There was one—I think it was Cooking Stove Beast—that was 50-something minutes. I remember how bad the mastering was on that one. It was just mushy; it didn’t have any detail—all the things that I listen for in music, generally speaking. When they’re not there, the music is just a big blob. You can’t really distinguish anything.

I was surprised when I first heard the song “Mouthfeel” because I only knew your more abstract music, like the eight-channel tape piece [Spatio-sensory] and the Brailles in the Foment of Zoopsia excerpt that’s on a Bananafish compilation. And there, the spatial aspect is very central. It’s not just left and right; it feels like things are moving forward and backward. They’re not really “rock” production techniques. So to hear that kind of a production applied to songs is pretty unusual. In a certain way, you could almost hear Mouthfeel as an electroacoustic album that happens to have songs. There’s a lot more attention to the timbre and, again, the spatial aspect of it, for lack of a better word.

Right. Yeah…. But you know, those are things that I thought about a lot when I was doing eight-channel music. Spatio-sensory, which I did at Granny’s, and Foment in the Brailles of Zoopsia and some of the more experimental things that I was doing. It was much more abstract, less melodic. Not necessarily less rhythmic, because I would use tapes and electronics and non-musical objects to make the sounds, then I would loop things, and I would edit them and create rhythms. Whatever the sounds happened to be, I would take the parts that I wanted and make weird rhythms out of them.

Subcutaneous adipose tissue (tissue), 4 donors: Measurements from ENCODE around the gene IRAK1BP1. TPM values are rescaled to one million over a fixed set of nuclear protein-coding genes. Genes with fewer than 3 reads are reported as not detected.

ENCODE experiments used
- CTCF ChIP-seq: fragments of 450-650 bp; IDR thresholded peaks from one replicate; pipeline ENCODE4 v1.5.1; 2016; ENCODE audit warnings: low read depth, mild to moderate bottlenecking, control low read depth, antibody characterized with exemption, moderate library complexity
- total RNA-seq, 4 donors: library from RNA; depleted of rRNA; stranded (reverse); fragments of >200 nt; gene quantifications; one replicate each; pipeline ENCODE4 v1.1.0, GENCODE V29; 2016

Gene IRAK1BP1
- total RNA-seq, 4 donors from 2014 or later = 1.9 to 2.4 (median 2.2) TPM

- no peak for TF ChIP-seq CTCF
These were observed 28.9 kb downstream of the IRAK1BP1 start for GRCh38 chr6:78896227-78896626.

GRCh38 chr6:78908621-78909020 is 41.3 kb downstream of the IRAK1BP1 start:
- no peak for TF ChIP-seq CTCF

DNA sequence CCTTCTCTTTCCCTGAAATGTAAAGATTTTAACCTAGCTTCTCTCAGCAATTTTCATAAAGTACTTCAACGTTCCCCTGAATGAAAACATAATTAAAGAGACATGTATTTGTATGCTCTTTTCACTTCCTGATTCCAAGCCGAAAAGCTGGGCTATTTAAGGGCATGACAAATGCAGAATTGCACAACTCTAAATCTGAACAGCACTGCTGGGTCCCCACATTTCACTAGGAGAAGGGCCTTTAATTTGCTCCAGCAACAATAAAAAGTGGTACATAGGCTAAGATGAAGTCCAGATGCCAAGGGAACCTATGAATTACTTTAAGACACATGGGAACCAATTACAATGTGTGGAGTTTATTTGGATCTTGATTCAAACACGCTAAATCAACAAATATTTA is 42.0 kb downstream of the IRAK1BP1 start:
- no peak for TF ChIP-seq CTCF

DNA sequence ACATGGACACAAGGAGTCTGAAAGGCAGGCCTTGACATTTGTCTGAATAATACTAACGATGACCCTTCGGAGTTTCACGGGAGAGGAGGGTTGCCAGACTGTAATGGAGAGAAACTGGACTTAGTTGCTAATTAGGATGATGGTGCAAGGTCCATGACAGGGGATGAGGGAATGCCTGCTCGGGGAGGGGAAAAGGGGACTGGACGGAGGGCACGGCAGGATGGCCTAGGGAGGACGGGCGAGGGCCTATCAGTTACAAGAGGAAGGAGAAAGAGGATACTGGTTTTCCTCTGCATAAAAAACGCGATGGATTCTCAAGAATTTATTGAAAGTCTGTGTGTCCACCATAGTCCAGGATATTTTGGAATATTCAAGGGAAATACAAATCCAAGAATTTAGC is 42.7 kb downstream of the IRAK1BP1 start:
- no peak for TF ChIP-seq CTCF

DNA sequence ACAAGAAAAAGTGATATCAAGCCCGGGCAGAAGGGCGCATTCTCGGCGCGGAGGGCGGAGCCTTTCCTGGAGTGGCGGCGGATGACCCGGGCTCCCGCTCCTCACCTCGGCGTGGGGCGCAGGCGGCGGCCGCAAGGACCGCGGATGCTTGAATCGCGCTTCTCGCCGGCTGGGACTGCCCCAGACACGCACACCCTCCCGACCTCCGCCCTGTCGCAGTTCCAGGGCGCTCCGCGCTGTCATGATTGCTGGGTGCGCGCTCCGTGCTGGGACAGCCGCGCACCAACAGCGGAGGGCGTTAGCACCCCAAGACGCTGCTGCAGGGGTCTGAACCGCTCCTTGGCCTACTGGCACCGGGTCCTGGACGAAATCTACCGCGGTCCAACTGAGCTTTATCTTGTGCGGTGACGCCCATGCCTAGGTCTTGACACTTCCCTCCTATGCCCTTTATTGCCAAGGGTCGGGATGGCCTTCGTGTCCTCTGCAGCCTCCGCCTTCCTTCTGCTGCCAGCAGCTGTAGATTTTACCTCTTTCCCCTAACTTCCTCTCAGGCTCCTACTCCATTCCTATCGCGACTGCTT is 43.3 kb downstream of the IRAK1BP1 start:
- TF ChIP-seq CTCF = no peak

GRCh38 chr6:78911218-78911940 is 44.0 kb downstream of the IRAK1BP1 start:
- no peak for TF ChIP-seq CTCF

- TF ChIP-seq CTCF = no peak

But yeah, I think doing a lot of multichannel, immersive audio—I’ve always been interested in doing that. Or at least, I’ve been doing it as long as I’ve had the technology and the equipment to do it. When I first moved to San Francisco, all I had were monaural tape recorders. So with a lot of the early Faxed Head stuff, I didn’t even have a means of multi-tracking. I’d had cassette four-tracks when I was in college and even high school, but that was as far as I could go in terms of experimental music. They were basically just tapes. I finally moved up to stereo, and that was a huge step forward for me.

So no matter how organized my songs are now—and they’re much more recognizable as “songs”—I’ll always be interested in having those elements. They’re just not as dominant as they used to be. That used to be the totality of the music—all of these weird, unrecognizable sounds. “What am I hearing? What is the context for this?” So some of those techniques carry over. And sometimes they’re even the foundation for the song. But instead of it sounding experimental, it’s much more familiar. I mean, after all, far more people are familiar with Motown and the Beatles than they are with Xenakis and Stockhausen and Berio and Tod Dockstader.

Was Brailles… recorded in its entirety? And where was the recording of that excerpt made?

Well, I did it twice. It was actually my thesis concert at Mills, so it was done in the concert hall there. And I’m pretty sure that’s the excerpt that’s on the Bananafish CD. And then I did it at the Lab a year later with different musicians. I only did it twice. It was long. The thing at Mills was 70-something minutes, and then the show at the Lab was like 90 minutes, which was way too fuckin’ long. Way too long.